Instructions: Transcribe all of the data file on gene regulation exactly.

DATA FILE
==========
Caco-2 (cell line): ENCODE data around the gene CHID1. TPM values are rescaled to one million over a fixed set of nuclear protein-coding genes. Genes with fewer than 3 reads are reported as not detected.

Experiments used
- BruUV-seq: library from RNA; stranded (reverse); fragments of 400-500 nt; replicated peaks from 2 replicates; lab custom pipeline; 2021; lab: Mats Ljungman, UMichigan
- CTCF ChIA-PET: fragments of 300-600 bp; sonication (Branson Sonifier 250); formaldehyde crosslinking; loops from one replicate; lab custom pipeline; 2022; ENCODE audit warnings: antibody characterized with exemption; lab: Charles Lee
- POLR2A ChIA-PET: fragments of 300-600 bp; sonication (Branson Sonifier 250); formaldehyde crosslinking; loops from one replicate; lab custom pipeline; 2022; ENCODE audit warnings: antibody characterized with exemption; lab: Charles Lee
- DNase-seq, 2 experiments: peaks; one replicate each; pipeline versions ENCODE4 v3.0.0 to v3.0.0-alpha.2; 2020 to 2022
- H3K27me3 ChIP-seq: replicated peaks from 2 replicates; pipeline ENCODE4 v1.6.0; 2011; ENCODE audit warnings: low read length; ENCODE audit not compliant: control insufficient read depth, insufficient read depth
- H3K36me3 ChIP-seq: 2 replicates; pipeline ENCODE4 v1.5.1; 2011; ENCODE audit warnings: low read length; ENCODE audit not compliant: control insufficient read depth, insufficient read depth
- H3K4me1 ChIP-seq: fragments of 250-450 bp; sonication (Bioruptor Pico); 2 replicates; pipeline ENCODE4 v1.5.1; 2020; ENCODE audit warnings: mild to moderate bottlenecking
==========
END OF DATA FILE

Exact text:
Caco-2 (cell line): ENCODE data around the gene CHID1. TPM values are rescaled to one million over a fixed set of nuclear protein-coding genes. Genes with fewer than 3 reads are reported as not detected.

Experiments used
- BruUV-seq: library from RNA; stranded (reverse); fragments of 400-500 nt; replicated peaks from 2 replicates; lab custom pipeline; 2021; lab: Mats Ljungman, UMichigan
- CTCF ChIA-PET: fragments of 300-600 bp; sonication (Branson Sonifier 250); formaldehyde crosslinking; loops from one replicate; lab custom pipeline; 2022; ENCODE audit warnings: antibody characterized with exemption; lab: Charles Lee
- POLR2A ChIA-PET: fragments of 300-600 bp; sonication (Branson Sonifier 250); formaldehyde crosslinking; loops from one replicate; lab custom pipeline; 2022; ENCODE audit warnings: antibody characterized with exemption; lab: Charles Lee
- DNase-seq, 2 experiments: peaks; one replicate each; pipeline versions ENCODE4 v3.0.0 to v3.0.0-alpha.2; 2020 to 2022
- H3K27me3 ChIP-seq: replicated peaks from 2 replicates; pipeline ENCODE4 v1.6.0; 2011; ENCODE audit warnings: low read length; ENCODE audit not compliant: control insufficient read depth, insufficient read depth
- H3K36me3 ChIP-seq: 2 replicates; pipeline ENCODE4 v1.5.1; 2011; ENCODE audit warnings: low read length; ENCODE audit not compliant: control insufficient read depth, insufficient read depth
- H3K4me1 ChIP-seq: fragments of 250-450 bp; sonication (Bioruptor Pico); 2 replicates; pipeline ENCODE4 v1.5.1; 2020; ENCODE audit warnings: mild to moderate bottlenecking